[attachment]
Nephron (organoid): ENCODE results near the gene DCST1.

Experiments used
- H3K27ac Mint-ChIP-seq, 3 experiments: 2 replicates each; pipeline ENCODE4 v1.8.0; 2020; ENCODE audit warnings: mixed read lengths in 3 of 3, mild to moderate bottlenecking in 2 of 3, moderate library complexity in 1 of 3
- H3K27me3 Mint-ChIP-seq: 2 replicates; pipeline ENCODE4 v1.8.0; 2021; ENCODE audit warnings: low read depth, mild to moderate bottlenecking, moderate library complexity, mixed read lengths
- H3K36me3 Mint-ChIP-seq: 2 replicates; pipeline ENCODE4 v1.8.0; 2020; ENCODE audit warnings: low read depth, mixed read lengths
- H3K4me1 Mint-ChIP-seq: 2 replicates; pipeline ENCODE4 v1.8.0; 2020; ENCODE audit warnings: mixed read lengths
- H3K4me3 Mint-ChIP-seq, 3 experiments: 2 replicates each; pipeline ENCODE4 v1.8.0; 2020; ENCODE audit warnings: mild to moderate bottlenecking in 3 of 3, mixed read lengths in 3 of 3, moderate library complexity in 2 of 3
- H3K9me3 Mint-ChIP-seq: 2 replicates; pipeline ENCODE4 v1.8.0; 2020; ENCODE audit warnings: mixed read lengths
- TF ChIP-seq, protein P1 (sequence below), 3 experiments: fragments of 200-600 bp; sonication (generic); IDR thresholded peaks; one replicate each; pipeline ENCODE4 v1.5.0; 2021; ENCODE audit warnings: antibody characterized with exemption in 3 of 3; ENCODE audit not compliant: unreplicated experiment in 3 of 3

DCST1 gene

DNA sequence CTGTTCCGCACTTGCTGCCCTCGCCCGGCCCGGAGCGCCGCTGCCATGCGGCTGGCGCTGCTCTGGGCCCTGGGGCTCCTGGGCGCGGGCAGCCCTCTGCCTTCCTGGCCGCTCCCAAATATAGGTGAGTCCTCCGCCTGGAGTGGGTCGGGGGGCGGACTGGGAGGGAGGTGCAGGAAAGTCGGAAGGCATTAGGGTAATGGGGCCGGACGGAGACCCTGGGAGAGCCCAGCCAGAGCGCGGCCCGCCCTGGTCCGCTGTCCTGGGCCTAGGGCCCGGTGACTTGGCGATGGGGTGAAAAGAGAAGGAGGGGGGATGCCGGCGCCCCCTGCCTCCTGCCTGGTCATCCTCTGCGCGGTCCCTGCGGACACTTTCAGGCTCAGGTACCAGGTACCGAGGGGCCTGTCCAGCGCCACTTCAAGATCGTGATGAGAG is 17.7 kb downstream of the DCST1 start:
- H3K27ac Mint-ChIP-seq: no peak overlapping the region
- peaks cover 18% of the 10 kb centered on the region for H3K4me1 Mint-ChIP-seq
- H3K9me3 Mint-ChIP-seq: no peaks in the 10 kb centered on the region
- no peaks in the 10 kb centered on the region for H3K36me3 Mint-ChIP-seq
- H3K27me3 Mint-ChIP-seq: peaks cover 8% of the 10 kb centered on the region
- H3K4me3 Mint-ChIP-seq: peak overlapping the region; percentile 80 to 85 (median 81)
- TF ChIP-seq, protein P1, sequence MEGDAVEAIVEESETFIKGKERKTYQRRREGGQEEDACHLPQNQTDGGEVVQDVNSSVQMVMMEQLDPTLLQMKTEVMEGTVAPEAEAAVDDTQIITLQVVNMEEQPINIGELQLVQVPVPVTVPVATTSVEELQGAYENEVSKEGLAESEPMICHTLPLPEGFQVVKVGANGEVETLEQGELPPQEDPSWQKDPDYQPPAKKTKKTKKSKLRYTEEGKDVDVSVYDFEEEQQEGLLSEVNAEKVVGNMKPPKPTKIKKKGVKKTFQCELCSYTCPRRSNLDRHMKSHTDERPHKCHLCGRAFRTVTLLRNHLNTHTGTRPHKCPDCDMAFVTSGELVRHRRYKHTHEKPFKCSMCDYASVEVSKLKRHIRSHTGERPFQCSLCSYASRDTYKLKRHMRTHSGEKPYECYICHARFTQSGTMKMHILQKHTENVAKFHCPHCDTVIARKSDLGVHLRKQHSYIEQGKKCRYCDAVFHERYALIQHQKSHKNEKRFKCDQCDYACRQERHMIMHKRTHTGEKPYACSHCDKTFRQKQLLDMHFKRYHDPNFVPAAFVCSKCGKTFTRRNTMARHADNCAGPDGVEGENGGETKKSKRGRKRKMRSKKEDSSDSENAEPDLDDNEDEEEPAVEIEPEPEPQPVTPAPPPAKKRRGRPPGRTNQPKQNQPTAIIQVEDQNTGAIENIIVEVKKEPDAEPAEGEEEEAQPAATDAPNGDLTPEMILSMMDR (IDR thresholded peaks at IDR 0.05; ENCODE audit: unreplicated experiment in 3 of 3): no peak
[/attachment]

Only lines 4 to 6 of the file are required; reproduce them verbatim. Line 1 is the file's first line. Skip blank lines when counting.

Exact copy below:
- H3K27me3 Mint-ChIP-seq: 2 replicates; pipeline ENCODE4 v1.8.0; 2021; ENCODE audit warnings: low read depth, mild to moderate bottlenecking, moderate library complexity, mixed read lengths
- H3K36me3 Mint-ChIP-seq: 2 replicates; pipeline ENCODE4 v1.8.0; 2020; ENCODE audit warnings: low read depth, mixed read lengths
- H3K4me1 Mint-ChIP-seq: 2 replicates; pipeline ENCODE4 v1.8.0; 2020; ENCODE audit warnings: mixed read lengths